On April 1 a new five bed facility for mentally ill people in crisis opened in Centerville. Known as Oak Place, the facility hopes to serve a critical need in the community by providing an option besides hospitalization or jail for those suffering from mental illness in the community.
Appanoose County is part of the South Central Behavioral Health Region, along with Davis and Wapello counties. In October of 2013 the region began looking at ways to provide more treatment and care options for citizens with mental health issues and those in crisis.
“For those individuals that are in mental health crisis but not needing hospitalization…it helps keep patients home in their own community,” said Jackie Sharp executive director of Centerville Community Betterment.
The facility is open to anyone over the age of 18 with a mental health or dual diagnosis. Someone with a dual diagnosis may have both a mental illness diagnosis and an addiction, but the primary diagnosis is mental. The facility will be managed by Regina Lassabe with Centerville Community Betterment who has been contracted to run Oak Place.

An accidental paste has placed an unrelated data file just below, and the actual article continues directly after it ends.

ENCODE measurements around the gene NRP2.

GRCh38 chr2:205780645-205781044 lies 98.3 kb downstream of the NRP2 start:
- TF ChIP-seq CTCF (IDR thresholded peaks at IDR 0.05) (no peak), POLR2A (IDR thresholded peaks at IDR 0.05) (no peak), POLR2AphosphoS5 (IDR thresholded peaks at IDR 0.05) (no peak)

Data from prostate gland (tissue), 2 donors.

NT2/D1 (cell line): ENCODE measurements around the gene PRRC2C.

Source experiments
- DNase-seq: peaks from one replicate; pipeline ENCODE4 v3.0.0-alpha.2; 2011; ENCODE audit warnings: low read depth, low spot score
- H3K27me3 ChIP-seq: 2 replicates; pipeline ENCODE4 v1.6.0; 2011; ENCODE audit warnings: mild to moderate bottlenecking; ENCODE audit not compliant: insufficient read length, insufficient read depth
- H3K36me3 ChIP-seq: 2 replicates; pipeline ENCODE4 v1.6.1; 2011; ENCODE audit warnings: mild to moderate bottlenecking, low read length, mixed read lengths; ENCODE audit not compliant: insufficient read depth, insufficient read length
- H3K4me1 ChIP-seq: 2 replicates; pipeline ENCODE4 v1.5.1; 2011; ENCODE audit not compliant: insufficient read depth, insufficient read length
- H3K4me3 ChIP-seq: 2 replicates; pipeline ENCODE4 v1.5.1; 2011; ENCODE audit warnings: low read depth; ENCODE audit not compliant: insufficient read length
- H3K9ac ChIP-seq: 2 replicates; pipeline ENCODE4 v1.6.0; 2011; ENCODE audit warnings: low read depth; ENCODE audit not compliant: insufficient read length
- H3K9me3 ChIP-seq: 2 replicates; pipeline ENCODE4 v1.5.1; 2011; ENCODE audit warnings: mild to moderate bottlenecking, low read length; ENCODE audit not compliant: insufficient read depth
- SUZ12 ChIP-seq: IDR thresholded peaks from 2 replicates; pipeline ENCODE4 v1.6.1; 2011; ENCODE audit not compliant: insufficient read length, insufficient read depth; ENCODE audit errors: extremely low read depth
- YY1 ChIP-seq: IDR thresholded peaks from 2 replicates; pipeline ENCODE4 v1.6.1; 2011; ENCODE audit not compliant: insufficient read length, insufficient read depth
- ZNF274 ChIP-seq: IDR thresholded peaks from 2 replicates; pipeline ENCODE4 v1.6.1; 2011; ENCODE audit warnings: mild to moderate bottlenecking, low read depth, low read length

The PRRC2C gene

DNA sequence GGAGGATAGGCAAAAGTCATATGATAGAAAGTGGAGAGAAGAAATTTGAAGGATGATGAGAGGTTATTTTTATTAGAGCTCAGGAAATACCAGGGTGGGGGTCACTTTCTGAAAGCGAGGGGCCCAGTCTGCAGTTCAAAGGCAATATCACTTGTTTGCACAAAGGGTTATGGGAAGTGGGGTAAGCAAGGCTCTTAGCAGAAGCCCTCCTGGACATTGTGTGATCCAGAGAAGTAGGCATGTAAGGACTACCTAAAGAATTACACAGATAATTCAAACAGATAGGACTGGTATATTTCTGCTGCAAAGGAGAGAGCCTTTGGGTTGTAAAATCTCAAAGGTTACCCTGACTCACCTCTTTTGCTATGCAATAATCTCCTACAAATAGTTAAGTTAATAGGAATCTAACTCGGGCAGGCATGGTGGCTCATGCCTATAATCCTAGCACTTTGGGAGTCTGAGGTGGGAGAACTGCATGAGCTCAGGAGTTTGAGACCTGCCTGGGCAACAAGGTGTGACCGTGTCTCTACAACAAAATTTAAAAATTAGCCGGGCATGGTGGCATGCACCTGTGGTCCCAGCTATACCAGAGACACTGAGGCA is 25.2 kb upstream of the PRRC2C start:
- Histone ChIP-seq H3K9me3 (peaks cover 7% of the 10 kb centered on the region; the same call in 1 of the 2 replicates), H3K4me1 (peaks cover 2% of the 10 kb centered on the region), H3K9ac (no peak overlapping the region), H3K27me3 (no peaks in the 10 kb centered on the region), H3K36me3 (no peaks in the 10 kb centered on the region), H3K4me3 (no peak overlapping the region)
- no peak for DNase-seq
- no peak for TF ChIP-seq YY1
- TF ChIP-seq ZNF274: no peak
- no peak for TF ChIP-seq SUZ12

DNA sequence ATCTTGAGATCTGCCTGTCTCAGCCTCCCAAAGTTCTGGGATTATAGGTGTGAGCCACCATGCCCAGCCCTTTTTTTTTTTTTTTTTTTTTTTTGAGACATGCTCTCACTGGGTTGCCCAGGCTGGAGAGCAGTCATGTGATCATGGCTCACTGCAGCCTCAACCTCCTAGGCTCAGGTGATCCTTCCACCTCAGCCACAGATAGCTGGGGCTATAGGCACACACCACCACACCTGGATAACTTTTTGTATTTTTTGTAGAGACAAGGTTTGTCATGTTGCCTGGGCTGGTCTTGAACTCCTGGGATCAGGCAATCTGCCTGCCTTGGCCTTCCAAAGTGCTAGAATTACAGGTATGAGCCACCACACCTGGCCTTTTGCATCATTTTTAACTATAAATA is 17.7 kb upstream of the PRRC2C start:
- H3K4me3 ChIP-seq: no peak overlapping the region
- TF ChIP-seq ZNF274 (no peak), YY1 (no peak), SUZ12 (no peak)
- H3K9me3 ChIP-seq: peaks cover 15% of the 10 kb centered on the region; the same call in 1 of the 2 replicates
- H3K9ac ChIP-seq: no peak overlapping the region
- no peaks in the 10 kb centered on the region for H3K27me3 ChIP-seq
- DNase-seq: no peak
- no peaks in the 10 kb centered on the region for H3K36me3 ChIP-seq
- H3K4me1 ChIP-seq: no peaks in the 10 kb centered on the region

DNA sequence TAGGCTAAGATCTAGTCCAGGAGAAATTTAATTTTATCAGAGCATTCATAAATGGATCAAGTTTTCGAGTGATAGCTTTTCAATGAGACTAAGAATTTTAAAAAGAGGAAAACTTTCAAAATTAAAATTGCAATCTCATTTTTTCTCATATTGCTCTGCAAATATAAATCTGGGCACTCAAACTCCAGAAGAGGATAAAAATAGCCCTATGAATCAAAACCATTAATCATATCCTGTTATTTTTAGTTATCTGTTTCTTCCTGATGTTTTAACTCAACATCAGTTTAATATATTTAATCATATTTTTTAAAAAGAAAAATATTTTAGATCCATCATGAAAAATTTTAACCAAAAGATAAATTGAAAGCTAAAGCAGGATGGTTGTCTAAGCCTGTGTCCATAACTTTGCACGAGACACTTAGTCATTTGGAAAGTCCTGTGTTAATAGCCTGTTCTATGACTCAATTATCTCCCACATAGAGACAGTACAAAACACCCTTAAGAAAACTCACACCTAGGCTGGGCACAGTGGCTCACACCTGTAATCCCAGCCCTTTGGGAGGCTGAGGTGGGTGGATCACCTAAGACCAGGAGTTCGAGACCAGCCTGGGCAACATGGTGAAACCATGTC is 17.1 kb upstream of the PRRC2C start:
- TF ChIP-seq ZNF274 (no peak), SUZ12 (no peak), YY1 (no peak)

The facility is known as a stabilization home and will be used as a diversion service to mental health inpatient hospitalization. According to Diane Buss, the Appanoose and Davis County central point coordinator for Mental Health Services, mental health patients who are in crisis because of psych-social issues can voluntarily enter Oak Place for a short term stay of up to five business days. While there, they will have a safe place to stay, medication management and connections to county relief funds for tangible help with rent, utilities, transpiration, food and other needs as identified.
“Our job is to help them overcome issues that they haven’t been able to do themselves,” said Sharp. “It might be getting in to see a psychiatrist. We have an agreement with our mental health center for next day service. It might be paying for medication. It might be rent assistance. They might be on the verge of being homeless.”